Asthma trajectories in early childhood: identifying modifiable factors

PLoS One. 2014 Nov 7;9(11):e111922. doi: 10.1371/journal.pone.0111922. eCollection 2014.

Abstract

Background: There are conflicting views as to whether childhood wheezing represents several discreet entities or a single but variable disease. Classification has centered on phenotypes often derived using subjective criteria, small samples, and/or with little data for young children. This is particularly problematic as asthmatic features appear to be entrenched by age 6/7. In this paper we aim to: identify longitudinal trajectories of wheeze and other atopic symptoms in early childhood; characterize the resulting trajectories by the socio-economic background of children; and identify potentially modifiable processes in infancy correlated with these trajectories.

Data and methods: The Millennium Cohort Study is a large, representative birth cohort of British children born in 2000-2002. Our analytical sample includes 11,632 children with data on key variables (wheeze in the last year; ever hay-fever and/or eczema) reported by the main carers at age 3, 5 and 7 using a validated tool, the International Study of Asthma and Allergies in Childhood module. We employ longitudinal Latent Class Analysis, a clustering methodology which identifies classes underlying the observed population heterogeneity.

Results: Our model distinguished four latent trajectories: a trajectory with both low levels of wheeze and other atopic symptoms (54% of the sample); a trajectory with low levels of wheeze but high prevalence of other atopic symptoms (29%); a trajectory with high prevalence of both wheeze and other atopic symptoms (9%); and a trajectory with high levels of wheeze but low levels of other atopic symptoms (8%). These groups differed in terms of socio-economic markers and potential intervenable factors, including household damp and breastfeeding initiation.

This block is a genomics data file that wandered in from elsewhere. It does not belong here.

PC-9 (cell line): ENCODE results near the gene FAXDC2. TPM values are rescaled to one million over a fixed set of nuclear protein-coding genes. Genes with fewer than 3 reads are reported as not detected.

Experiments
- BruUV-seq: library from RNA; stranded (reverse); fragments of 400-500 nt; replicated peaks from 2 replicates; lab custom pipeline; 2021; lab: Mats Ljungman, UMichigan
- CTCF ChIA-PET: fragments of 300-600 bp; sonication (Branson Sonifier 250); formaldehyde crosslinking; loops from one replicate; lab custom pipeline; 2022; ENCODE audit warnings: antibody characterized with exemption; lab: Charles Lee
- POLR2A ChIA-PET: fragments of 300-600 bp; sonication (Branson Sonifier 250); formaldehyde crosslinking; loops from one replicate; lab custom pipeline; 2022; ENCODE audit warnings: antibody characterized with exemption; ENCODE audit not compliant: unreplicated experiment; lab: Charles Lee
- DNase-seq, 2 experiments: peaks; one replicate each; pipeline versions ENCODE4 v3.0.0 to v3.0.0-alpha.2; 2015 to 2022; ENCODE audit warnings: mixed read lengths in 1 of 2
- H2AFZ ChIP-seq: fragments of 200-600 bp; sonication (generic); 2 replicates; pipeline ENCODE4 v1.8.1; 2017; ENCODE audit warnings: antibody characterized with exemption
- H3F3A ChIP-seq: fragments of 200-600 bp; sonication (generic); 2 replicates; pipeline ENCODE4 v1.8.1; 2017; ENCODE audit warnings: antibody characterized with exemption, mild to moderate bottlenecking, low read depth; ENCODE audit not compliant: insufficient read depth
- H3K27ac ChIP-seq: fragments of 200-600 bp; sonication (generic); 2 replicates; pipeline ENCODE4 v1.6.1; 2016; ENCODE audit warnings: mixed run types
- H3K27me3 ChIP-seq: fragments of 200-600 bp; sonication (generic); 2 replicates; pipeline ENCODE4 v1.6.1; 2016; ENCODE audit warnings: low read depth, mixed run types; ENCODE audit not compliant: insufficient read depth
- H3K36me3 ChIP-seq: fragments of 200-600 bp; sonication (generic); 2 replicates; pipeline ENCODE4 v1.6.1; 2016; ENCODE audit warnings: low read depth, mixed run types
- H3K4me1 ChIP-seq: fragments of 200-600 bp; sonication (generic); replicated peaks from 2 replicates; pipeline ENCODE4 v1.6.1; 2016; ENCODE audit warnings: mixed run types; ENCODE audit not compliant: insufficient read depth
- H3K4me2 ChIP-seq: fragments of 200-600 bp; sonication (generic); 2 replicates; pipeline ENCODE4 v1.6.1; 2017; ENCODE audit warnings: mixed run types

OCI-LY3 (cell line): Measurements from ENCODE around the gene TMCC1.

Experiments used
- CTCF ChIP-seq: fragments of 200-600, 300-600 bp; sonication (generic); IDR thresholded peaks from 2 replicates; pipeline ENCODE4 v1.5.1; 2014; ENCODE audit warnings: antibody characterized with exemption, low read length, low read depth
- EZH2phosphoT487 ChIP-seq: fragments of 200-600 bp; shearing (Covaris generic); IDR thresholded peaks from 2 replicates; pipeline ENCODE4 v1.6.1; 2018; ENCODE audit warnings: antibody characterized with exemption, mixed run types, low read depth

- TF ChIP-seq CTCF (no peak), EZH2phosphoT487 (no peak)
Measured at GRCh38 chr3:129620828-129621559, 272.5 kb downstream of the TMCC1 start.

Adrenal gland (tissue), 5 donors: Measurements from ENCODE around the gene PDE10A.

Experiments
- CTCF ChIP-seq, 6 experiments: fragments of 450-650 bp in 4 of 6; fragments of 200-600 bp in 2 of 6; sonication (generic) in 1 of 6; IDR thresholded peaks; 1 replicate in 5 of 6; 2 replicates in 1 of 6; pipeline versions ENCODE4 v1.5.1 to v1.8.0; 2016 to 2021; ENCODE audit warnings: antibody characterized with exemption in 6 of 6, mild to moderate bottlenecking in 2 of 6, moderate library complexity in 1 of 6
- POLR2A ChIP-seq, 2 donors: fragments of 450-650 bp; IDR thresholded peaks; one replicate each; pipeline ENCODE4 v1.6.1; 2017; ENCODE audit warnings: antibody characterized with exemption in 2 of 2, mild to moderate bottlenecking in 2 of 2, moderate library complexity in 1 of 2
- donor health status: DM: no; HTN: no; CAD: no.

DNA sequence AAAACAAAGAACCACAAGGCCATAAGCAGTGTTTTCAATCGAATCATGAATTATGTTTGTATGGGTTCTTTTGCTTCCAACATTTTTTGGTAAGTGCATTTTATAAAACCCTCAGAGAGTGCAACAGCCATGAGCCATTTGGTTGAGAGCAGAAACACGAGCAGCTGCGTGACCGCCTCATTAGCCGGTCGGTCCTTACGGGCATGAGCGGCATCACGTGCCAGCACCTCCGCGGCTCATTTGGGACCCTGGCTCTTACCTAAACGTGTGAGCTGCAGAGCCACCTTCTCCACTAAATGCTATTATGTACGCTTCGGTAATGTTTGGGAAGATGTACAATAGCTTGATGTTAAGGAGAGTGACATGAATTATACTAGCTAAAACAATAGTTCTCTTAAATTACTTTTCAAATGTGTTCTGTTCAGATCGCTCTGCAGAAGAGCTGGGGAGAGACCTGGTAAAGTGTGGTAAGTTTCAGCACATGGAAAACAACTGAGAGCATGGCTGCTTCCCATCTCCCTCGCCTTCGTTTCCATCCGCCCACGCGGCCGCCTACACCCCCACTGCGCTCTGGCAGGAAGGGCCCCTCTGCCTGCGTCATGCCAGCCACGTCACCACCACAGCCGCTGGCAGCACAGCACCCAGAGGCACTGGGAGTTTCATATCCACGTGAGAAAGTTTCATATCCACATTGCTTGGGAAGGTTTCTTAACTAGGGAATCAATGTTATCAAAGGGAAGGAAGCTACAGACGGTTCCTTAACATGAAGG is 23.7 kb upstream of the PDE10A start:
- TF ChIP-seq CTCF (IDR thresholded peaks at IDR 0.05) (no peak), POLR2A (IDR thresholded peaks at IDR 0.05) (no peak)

Conclusion: Using data-driven techniques, we derived four trajectories of asthmatic symptoms in early childhood in a large, population based sample. These groups differ in terms of their socio-economic profiles. We identified correlated intervenable pathways in infancy, including household damp and breastfeeding initiation.

Publication types

  • Research Support, Non-U.S. Gov't

MeSH terms

  • Asthma / epidemiology*
  • Asthma / etiology
  • Asthma / physiopathology
  • Breast Feeding
  • Child
  • Child, Preschool
  • Cluster Analysis
  • Cohort Studies
  • England / epidemiology
  • Female
  • Housing
  • Humans
  • Infant
  • Longitudinal Studies
  • Male
  • Models, Statistical
  • Phenotype
  • Prevalence
  • Respiratory Sounds
  • Risk Factors
  • Social Class

Grant support

The Millennium Cohort Study is funded by the Economic and Social Research Council (ESRC), UK. This work was partly funded by the ESRC International Centre for Lifecourse Studies in Society and Health (RES-596-28-0001). The funders had no role in study design, data collection and analysis, decision to publish, or preparation of the manuscript.